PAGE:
More than 450 unfilled Border Patrol jobs in Imperial, San Diego counties

The Border Patrol has a hiring problem that’s particularly acute in southeastern California, according to a new Government Accountability Office report that raises questions about whether the agency can fulfill President Donald Trump’s executive order in January to add 5,000 agents to crack down on illegal immigration.

Under a 2011 congressional edict, the Border Patrol is supposed to have 21,370 agents. But the GAO report says that as of May, the agency had 19,500 – and its ranks have gotten smaller each year since 2013. That’s because on average, more than 900 agents leave a year with only a little more than 500 being hired.

Of the nine Border Patrol sectors along the U.S.-Mexico border, El Centro in Imperial County had the second-highest percentage of unfilled agent positions. Authorized for 1,120 agents, it has only 888 – 79 percent. Only the Big Bend sector in remote west Texas has a bigger shortfall, with 640 agents authorized but only 495 on the job, or 77 percent.

The San Diego sector is authorized to have 2,484 agents but has only 2,262 agents. The 9 percent shortfall is about the same as the average for the nine sectors.

Between El Centro and San Diego, the two California sectors are short 454 Border Patrol agents.

The GAO report attributed the hiring difficulties in general to two particular issues: competition with other law enforcement agencies for new hires and the frequency with which applicants failed lie-detector tests meant to discover if they have criminal histories. The tests were mandated by Congress in 2010 and have led to a 65 percent failure rate among applicants, roughly double what is seen with other police agencies.

In the El Centro and Red Rock sectors, the GAO cited a third factor, saying geographical remoteness make it difficult to attract and retain officers.

The GAO report fits into a larger picture of law-enforcement agencies struggling with hiring shortages in California and across the nation.

“Departments are struggling to find not only interested, but interested and qualified, candidates to join the force,” Jim Burch, vice president of the Police Foundation, told NBC News earlier this year. “With everything happening around policing from salary to criticism, the question many people are asking is ‘is it worth it?’”

Hiring standards may already be too low

But if the Border Patrol considers lowers hiring standards to speed up recruiting – a common tactic for employers with difficult-to-fill jobs – a new Cato Institute report suggests hiring standards are already too low.

The report, issued Nov. 2, cited Office of Personnel Management records showing far more problems with the performance of Border Patrol employees than in other federal law-enforcement agencies.

“From 2006 to 2016, Border Patrol agents were twice as likely to be terminated for disciplinary infractions or poor performance as Immigration and Customs Enforcement agents and 49 percent more likely than Customs and Border Protection officers who work in the Office of Field Operations,” the Cato study noted. “Border Patrol agents were 54 percent more likely than guards at the Bureau of Prisons to be terminated for disciplinary infractions or poor performance, 6 times as likely as Federal Bureau of Investigation agents, 7.1 times as likely as Drug Enforcement Administration agents, and 12.9 times as likely as Secret Service agents.”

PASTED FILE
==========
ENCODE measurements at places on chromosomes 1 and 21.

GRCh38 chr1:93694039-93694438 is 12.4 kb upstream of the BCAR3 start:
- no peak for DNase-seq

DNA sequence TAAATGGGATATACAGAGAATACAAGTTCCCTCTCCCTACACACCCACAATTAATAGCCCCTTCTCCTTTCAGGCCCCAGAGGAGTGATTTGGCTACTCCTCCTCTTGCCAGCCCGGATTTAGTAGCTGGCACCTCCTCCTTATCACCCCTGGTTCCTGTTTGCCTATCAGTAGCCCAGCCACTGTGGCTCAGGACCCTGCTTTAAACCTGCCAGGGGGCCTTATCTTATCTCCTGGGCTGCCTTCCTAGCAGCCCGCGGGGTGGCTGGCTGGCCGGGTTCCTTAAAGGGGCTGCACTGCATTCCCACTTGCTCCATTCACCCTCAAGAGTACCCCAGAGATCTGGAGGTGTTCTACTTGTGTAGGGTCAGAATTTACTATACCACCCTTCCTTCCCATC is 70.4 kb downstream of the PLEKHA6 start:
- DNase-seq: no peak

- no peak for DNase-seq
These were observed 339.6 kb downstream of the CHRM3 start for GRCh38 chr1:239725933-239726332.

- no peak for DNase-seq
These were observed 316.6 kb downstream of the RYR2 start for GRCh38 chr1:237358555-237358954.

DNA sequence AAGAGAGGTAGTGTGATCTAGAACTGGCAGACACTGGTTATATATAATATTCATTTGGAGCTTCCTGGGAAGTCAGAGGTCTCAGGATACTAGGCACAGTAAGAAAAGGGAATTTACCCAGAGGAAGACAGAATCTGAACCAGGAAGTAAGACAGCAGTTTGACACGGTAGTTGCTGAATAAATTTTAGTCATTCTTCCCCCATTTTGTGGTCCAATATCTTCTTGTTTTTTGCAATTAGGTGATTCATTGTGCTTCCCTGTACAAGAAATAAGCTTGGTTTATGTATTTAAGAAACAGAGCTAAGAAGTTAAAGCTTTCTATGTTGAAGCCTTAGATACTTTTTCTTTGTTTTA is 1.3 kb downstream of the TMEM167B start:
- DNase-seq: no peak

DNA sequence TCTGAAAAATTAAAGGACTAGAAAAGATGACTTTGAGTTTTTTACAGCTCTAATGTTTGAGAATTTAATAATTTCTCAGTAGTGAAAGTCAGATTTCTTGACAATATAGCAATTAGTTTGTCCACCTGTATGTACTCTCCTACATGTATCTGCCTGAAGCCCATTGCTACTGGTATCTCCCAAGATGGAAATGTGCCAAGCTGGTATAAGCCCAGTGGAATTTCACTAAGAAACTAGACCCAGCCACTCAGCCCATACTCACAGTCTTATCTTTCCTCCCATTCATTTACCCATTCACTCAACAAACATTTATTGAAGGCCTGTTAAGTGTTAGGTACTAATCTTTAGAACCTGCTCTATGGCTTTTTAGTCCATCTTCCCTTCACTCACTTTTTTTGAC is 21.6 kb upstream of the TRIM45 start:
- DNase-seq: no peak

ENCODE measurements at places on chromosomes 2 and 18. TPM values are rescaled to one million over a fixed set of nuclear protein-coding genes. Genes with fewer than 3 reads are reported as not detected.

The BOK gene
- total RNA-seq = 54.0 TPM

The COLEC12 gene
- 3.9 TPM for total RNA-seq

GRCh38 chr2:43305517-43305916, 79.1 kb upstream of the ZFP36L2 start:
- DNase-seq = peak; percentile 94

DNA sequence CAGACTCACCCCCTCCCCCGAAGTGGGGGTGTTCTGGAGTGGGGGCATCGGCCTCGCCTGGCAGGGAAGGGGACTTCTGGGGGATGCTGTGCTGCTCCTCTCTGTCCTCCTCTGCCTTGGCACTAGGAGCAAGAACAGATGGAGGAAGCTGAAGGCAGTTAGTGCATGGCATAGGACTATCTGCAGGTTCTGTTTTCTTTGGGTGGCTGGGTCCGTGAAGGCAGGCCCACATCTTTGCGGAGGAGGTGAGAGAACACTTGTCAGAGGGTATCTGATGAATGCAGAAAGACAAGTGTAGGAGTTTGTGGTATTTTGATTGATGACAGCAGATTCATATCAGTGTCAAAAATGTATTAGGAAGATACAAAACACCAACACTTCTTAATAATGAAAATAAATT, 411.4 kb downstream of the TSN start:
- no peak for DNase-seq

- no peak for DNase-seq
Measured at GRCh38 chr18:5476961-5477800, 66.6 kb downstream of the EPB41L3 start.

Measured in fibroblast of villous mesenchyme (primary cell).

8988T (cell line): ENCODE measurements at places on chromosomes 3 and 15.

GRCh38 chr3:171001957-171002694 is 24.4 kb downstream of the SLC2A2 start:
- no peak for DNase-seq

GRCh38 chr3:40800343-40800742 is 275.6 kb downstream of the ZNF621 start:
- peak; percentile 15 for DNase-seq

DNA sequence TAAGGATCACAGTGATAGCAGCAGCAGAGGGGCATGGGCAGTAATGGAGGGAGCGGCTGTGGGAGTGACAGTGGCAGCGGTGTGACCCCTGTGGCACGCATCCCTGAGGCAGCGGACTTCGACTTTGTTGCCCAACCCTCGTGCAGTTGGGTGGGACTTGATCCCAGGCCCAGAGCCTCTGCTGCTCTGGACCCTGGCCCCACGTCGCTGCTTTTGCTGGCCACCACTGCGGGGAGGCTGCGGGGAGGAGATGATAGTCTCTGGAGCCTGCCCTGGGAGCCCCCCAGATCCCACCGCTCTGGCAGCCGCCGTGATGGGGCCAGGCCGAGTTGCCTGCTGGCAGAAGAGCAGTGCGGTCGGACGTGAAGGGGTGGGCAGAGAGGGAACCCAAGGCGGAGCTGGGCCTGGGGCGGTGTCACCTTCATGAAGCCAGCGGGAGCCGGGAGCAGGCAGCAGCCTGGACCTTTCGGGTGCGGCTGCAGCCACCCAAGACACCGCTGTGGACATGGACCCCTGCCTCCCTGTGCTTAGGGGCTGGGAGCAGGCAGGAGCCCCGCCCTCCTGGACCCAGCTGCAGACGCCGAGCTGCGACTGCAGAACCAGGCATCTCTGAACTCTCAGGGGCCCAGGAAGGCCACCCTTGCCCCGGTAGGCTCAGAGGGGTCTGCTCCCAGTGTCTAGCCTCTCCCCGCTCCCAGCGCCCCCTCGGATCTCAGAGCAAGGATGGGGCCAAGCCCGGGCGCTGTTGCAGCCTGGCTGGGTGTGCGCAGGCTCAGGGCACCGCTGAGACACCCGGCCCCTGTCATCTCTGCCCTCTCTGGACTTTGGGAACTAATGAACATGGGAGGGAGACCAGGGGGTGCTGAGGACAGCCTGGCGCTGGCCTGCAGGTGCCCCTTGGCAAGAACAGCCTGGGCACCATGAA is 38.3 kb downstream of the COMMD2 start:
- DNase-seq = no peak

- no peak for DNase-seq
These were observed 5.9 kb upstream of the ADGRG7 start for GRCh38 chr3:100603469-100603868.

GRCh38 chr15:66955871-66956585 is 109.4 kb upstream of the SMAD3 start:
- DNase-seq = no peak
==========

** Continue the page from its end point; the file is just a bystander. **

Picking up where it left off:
The CATO study suggested that the Border Patrol’s problems could be even worse than reported because of “disorganized and understaffed” internal affairs departments which have overlapping authority and a history of doing a poor job documenting misconduct. The study faulted the Bush administration officials who oversaw the transfer of the Border Patrol from the Immigration of Naturalization Service to the newly created Department of Homeland Security after the terrorist attacks of Sept. 11, 2001.

Chris Reed

Chris Reed

Chris Reed is a regular contributor to Cal Watchdog. Reed is an editorial writer for U-T San Diego. Before joining the U-T in July 2005, he was the opinion-page columns editor and wrote the featured weekly Unspin column for The Orange County Register. Reed was on the national board of the Association of Opinion Page Editors from 2003-2005. From 2000 to 2005, Reed made more than 100 appearances as a featured news analyst on Los Angeles-area National Public Radio affiliate KPCC-FM. From 1990 to 1998, Reed was an editor, metro columnist and film critic at the Inland Valley Daily Bulletin in Ontario. Reed has a political science degree from the University of Hawaii (Hilo campus), where he edited the student newspaper, the Vulcan News, his senior year. He is on Twitter: @chrisreed99.

Related Articles

Video: What gun-controllers need…

Jan. 17, 2013 By John Seiler If you favor gun control, here’s what you need. No excuses.

Down with Gmail!

April 17, 2012 By John Seiler I’ve used Gmail for years; including its address book. Now it’s not working. Just

Woohoo! CDCR is blogging!

Anthony Pignataro: Please don’t all rush there at once because we don’t want to jam up anyone’s servers, but I